New Money Rules for Couples
Postnups, financial three-ways, paying your spouse for doing laundry…. More and more couples are devising their own, sometimes wacky money systems. How does yours compare?
Lisa Gee-Gray, 35, and Anthony Gray, 39, Marana, AZ
They focus on paying down debt, together
THEIR MONEY SYSTEM: Lisa and Anthony pay all of their bills — including household expenses, contributions to their four kids' college funds, and credit card and student loan payments — from a joint account. Then they each get $150 a month transferred to their personal accounts to spend however they please.
WHY IT WORKS: "We're finally working as a team and have paid off $18,000 of our debt in the last six months!" says Lisa. It's a big change from when they first got married. Back then, Lisa and Anthony, both engineers, agreed they would each be responsible for paying off their own student loans or any credit card debt — so they put less money in the joint pot and kept a bigger share of their income in their individual accounts. But instead of paying down their credit balances, they both continued to charge things they wanted, and each secretly racked up more debt! They'd have intense fights — often ending in tears — when money got tight. Last fall, Anthony learned that Lisa had $8,000 in credit card debt, and she was shocked to see he was still $12,000 in the red. Now they've stopped using their personal credit cards, have instituted monthly money dates to discuss upcoming expenses, and have put retirement savings on hold until they're debt-free. "So far our plan is working. We want to have everything, with the exception of our mortgage, paid off in three years," Lisa says.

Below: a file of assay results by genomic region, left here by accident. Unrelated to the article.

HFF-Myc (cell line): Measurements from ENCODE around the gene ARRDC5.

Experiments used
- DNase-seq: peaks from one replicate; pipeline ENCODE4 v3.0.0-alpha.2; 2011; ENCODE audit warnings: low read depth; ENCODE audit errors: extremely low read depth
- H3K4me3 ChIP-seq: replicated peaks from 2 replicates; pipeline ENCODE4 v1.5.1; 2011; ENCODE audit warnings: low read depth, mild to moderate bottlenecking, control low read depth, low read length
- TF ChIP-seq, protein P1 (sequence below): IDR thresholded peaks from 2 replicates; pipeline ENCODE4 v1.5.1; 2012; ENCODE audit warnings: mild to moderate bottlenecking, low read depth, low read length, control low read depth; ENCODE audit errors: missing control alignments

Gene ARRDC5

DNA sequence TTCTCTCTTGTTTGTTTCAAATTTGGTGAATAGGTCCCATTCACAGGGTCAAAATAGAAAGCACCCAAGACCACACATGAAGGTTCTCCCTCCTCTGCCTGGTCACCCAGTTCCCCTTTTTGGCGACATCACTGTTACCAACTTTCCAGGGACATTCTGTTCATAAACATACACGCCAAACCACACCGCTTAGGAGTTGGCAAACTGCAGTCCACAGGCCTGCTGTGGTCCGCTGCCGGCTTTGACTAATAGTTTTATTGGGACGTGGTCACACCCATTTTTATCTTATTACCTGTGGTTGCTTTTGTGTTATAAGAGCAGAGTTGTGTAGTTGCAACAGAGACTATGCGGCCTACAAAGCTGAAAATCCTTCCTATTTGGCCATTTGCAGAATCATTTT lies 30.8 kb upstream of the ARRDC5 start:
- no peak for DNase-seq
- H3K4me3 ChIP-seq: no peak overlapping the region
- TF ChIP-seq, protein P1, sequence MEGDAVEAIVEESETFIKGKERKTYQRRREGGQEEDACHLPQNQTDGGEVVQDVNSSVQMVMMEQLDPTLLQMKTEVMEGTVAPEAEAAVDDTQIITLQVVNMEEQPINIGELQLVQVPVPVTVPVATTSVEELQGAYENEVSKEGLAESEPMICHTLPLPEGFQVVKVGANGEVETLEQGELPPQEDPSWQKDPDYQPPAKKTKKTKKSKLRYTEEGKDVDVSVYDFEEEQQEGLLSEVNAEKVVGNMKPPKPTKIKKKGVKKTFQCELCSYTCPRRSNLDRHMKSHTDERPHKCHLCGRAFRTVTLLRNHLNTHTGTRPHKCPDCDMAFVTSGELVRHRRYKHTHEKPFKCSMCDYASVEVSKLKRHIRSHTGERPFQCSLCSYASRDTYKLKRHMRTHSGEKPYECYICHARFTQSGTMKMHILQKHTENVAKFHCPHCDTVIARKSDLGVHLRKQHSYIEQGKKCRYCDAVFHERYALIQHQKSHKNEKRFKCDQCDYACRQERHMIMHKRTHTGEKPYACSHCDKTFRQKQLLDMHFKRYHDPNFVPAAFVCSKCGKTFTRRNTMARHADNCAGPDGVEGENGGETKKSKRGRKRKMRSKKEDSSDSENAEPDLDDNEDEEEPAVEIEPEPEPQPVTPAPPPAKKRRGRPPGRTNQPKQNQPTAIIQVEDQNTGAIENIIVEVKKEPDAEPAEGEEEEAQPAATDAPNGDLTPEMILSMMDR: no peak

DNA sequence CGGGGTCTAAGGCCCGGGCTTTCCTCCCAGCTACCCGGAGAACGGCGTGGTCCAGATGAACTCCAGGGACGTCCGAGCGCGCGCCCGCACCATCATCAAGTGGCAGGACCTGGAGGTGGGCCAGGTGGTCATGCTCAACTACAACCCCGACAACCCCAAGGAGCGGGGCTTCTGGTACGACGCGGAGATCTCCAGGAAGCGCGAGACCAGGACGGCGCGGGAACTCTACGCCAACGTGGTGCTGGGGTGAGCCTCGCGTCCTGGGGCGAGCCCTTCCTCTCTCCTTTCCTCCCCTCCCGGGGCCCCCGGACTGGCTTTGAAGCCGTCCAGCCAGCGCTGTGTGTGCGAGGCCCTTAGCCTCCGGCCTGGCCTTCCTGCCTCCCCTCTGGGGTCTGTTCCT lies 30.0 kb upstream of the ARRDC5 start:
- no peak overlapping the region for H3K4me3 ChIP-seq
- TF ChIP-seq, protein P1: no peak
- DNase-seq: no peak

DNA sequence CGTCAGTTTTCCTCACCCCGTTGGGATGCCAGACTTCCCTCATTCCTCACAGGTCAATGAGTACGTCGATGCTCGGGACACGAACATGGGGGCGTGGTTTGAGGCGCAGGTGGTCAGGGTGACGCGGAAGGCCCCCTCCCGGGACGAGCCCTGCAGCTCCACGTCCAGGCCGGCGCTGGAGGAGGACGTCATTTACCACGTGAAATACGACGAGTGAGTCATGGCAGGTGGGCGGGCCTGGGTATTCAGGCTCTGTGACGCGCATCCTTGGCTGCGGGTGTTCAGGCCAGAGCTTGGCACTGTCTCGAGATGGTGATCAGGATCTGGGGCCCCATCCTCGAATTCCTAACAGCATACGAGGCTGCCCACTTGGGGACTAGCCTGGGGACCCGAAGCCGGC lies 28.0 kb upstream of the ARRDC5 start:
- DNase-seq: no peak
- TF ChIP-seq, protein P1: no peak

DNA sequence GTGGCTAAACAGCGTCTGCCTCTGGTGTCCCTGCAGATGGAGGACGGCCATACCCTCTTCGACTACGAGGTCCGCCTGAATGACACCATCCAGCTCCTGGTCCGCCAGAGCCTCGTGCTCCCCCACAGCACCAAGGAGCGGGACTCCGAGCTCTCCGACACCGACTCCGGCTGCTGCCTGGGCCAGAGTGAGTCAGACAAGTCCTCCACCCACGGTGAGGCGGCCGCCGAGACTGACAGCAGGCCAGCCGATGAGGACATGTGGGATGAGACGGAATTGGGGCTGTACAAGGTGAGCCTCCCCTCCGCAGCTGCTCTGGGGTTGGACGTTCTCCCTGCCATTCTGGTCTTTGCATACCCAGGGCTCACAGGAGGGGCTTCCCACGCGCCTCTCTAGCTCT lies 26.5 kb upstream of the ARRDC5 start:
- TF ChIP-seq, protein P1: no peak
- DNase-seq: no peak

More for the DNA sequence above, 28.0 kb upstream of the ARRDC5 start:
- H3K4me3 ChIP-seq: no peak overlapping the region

Kris Gates, 41, and J.D. Roth, 42, Portland, OR
100% separate: They don't even know each other's salaries
THEIR MONEY SYSTEM: With a "what's mine is mine" mind-set, the couple maintains completely separate checking and savings accounts and splits household expenses between them. "I have no idea exactly how much Kris makes and spends, and she doesn't know my numbers either," says J.D., who earns most of his income from his website, getrichslowly.org. "I had $35,000 in credit card debt when we got married, and Kris didn't want my foolish expenses draining the money that she worked hard to save, so we kept it separate," J.D. says. He tracks their expenditures for shared things like groceries and movie tickets with financial software. If the totals are lopsided at the end of the year, one of them writes the other a check to even things out. Also, as "payment" for Kris's doing his laundry, J.D. takes Kris's car to the pump for her and pays to fill it up.
WHY IT WORKS: "Some people, particularly some of J.D.'s blog commenters, think that separate finances mean we aren't fully invested in our marriage," says Kris, a scientist for the Oregon State Police. "But that simply isn't the case. We don't have to overlap financially to love each other deeply. Even if we had kids, I'd still want to keep a little money separate." As for the clever gas/laundry arrangement? "I'm so happy I don't have to gas up the car — a chore I hate," Kris says. "We choose to make the most of our individual strengths, and life runs smoother because of it."